Did Sir Arthur Conan Doyle believed in the paranormal?

To quote from the official estate page of Arthur Conan Doyle,

At the time of his death on July 7, 1930, Sir Arthur Conan Doyle had long been established as the world’s best-known and most outspoken proponent of Spiritualism, the belief that the dead are able to communicate with the living through an earthly conduit, or medium. For fourteen years he had devoted the better part of his time, energy and resources to this cause, which he often described as “The most important thing in the world.” He once declared that he would gladly sacrifice whatever literary reputation he enjoyed if it would bring about a greater acceptance of his psychic message, and to those who found comfort and meaning in his beliefs, he was “The Saint Paul of Spiritualism.”

A Study on Paranormal

The logic of existence of ghosts because of Einstein's law of conservation of energy goes this way,

There are almost eight million results turned up by Google which suggest a connection between ghosts and the conservation of energy. One who was convinced was ghost researcher John Kachuba. In his book, Ghosthunters, he remarked, "Einstein proved that all the energy of the universe is constant and that it can neither be created nor destroyed. What happens to that energy when we die? If it cannot be destroyed, it must then, according to Dr. Einstein, be transformed into another form of energy. What is that new energy? Could we call that new creation a ghost?"

An interesting relevant concept of how Einstein's ghost lives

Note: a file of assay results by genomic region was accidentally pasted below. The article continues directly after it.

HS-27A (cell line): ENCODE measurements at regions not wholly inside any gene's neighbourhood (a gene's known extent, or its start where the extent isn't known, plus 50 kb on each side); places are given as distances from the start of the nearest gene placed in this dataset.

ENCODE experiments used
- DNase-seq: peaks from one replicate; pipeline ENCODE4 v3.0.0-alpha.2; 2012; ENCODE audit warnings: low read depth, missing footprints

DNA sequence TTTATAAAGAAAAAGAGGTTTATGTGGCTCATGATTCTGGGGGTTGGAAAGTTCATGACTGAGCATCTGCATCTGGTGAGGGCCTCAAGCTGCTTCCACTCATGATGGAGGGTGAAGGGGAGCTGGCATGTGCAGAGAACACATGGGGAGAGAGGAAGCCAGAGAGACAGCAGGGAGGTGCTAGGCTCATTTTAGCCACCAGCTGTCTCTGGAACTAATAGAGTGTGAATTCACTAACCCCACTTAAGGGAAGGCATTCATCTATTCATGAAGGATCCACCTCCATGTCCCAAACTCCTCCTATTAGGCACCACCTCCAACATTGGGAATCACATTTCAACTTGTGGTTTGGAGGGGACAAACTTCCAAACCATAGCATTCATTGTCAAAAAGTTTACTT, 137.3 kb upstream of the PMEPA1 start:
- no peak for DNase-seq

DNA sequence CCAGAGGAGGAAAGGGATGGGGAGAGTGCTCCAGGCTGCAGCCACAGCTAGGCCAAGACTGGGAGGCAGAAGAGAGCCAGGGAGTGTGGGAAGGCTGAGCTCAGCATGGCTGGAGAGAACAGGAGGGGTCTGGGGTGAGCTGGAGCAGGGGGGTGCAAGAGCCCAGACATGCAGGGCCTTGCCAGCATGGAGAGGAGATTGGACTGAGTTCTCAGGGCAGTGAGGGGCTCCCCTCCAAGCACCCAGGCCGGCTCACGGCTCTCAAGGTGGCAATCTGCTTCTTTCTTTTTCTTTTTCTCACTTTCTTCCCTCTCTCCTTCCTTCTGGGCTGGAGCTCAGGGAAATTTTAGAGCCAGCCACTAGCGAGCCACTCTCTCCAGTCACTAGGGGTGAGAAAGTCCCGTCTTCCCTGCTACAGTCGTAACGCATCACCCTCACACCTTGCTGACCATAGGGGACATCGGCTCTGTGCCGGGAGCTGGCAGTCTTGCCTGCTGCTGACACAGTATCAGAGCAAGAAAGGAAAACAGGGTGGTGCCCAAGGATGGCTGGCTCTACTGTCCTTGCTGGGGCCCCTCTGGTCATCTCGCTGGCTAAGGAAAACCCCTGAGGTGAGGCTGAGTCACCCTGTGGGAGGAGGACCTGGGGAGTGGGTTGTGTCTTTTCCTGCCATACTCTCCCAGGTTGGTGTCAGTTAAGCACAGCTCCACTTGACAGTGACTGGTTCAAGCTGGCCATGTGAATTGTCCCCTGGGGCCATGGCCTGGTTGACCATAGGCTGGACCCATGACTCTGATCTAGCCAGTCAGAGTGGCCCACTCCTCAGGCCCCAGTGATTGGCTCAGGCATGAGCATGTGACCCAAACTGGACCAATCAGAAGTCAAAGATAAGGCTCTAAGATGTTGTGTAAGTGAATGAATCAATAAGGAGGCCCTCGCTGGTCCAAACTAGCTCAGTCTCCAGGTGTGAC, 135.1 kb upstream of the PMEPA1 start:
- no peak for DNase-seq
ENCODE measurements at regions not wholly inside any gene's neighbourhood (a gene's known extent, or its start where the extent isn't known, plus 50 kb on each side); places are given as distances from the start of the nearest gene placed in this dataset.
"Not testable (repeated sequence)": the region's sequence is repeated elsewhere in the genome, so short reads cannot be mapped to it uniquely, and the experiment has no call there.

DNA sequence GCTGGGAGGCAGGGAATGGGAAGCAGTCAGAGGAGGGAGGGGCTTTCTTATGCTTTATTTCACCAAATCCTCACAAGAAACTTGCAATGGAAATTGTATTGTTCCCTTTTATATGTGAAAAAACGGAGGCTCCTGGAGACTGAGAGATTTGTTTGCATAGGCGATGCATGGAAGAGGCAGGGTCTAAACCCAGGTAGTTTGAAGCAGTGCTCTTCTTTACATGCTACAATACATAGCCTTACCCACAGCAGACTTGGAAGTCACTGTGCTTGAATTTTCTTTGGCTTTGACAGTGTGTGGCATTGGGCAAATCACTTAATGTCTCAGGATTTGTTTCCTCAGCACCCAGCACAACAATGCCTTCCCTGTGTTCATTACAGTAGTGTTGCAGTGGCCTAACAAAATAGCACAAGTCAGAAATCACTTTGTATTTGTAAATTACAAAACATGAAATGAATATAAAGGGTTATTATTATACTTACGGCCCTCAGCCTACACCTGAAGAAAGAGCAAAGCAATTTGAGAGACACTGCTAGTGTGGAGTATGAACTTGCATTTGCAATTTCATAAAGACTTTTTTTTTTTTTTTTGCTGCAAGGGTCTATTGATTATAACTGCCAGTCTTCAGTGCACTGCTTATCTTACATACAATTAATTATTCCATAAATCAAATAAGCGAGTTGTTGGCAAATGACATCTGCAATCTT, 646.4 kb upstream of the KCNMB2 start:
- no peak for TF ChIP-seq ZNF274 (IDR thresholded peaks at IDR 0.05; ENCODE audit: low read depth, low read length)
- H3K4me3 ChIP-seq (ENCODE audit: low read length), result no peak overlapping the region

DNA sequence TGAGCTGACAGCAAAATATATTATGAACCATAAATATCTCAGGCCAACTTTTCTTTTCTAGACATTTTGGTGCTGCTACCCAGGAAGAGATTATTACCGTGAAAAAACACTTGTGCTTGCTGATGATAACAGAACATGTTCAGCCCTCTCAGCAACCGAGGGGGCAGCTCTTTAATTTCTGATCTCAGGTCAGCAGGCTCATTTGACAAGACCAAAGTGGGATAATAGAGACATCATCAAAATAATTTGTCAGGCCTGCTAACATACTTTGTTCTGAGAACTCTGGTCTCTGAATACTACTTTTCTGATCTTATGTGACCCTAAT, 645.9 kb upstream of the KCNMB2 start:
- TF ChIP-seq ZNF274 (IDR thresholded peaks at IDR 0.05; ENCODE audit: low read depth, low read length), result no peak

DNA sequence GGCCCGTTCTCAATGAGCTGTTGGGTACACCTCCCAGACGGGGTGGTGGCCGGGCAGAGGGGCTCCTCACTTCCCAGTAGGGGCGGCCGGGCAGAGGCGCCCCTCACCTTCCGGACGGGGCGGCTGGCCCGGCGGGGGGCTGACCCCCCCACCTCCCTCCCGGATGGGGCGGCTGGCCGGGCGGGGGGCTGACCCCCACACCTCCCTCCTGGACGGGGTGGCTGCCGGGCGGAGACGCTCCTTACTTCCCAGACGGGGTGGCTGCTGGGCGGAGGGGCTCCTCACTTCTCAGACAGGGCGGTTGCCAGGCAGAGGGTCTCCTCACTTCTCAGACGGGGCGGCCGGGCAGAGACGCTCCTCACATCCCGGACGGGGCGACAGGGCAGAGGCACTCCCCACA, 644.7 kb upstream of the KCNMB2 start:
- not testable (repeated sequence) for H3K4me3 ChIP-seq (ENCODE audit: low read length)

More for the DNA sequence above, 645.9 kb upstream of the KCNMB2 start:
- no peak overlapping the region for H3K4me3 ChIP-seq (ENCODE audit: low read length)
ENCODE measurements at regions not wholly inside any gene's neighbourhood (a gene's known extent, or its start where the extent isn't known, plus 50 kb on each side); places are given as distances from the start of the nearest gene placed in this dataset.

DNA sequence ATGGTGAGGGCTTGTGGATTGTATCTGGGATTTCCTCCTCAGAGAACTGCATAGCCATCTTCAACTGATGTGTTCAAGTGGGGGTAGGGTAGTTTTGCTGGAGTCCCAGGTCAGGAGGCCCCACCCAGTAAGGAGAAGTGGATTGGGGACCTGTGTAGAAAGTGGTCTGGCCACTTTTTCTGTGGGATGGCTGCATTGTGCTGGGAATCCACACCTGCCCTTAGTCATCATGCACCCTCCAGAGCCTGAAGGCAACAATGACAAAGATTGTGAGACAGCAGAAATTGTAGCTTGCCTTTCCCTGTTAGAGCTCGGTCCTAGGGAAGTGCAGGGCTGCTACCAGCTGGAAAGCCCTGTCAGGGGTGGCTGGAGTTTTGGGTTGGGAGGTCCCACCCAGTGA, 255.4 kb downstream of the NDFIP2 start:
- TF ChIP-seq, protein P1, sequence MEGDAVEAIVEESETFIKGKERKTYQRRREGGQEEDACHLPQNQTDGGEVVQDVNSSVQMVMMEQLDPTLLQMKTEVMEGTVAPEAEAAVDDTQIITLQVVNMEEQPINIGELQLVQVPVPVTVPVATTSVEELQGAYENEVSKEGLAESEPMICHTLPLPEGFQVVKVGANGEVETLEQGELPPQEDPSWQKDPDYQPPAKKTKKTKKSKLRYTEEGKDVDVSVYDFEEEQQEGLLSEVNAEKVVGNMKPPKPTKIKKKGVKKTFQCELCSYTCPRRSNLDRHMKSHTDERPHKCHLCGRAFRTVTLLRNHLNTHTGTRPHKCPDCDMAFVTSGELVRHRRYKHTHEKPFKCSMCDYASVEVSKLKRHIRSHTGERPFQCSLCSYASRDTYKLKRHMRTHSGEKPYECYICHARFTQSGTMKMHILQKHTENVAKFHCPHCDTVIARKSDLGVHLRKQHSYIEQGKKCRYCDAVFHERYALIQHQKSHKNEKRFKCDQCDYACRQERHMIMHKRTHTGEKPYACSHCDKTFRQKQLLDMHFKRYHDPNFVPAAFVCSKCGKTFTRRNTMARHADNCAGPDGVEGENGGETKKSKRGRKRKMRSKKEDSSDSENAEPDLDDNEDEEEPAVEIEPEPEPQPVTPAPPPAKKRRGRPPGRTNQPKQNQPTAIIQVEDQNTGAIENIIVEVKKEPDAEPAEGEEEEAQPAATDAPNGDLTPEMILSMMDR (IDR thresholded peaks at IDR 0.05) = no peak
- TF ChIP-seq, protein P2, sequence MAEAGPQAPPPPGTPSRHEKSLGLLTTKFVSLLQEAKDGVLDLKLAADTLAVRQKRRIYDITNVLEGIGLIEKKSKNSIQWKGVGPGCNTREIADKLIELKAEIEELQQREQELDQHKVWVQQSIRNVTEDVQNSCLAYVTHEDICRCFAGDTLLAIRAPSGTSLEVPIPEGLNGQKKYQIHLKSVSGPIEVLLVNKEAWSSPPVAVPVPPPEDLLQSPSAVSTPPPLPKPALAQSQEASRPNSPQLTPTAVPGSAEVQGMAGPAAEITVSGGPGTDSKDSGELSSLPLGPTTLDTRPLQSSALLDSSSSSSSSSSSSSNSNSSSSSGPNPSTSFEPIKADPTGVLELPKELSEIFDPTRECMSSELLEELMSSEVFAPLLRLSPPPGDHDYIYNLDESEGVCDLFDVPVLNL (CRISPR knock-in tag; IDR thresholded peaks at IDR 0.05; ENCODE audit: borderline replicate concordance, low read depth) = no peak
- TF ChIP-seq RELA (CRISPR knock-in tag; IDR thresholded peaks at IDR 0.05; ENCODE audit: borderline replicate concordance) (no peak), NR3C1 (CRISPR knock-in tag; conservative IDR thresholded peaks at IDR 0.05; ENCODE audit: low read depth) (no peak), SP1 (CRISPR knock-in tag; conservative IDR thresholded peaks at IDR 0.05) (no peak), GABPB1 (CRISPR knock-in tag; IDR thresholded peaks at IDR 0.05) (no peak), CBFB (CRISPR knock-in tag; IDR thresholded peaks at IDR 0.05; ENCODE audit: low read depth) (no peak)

To quote from a article,

"Loopholes eliminated in Albert Einstein's ghost experiment. Einstein wanted physical reality to be intelligible, independent of any random actions. If two events separated in space have some sort of correlation, there must be a reasonable explanation for it. By reasonable, Einstein meant "realist," a fancy word that means that the objects have physical properties that depend on their position and that they can somehow exchange information that propagates through space. They should be able to communicate at speeds at, or slower than, light. Otherwise, Einstein said, it would be like having "spooky actions at a distance," i.e. Einstein's ghost. Well, Einstein lost. Three recent experiments confirmed that the realist expectation failed; in quantum mechanical systems (small things like atoms, material particles and photons, the particles of light) spooky action at a distance is a reality. Objects, even if separated by large distances, form an indissoluble unit with one responding to the other in ways that defy local explanations with signals traveling at or slower than light. This nonlocality is profoundly mysterious, even if it lends itself to many interesting technological applications, including quantum cryptography, the ability to send messages perfectly protected from eavesdroppers. Einstein's ghost lives."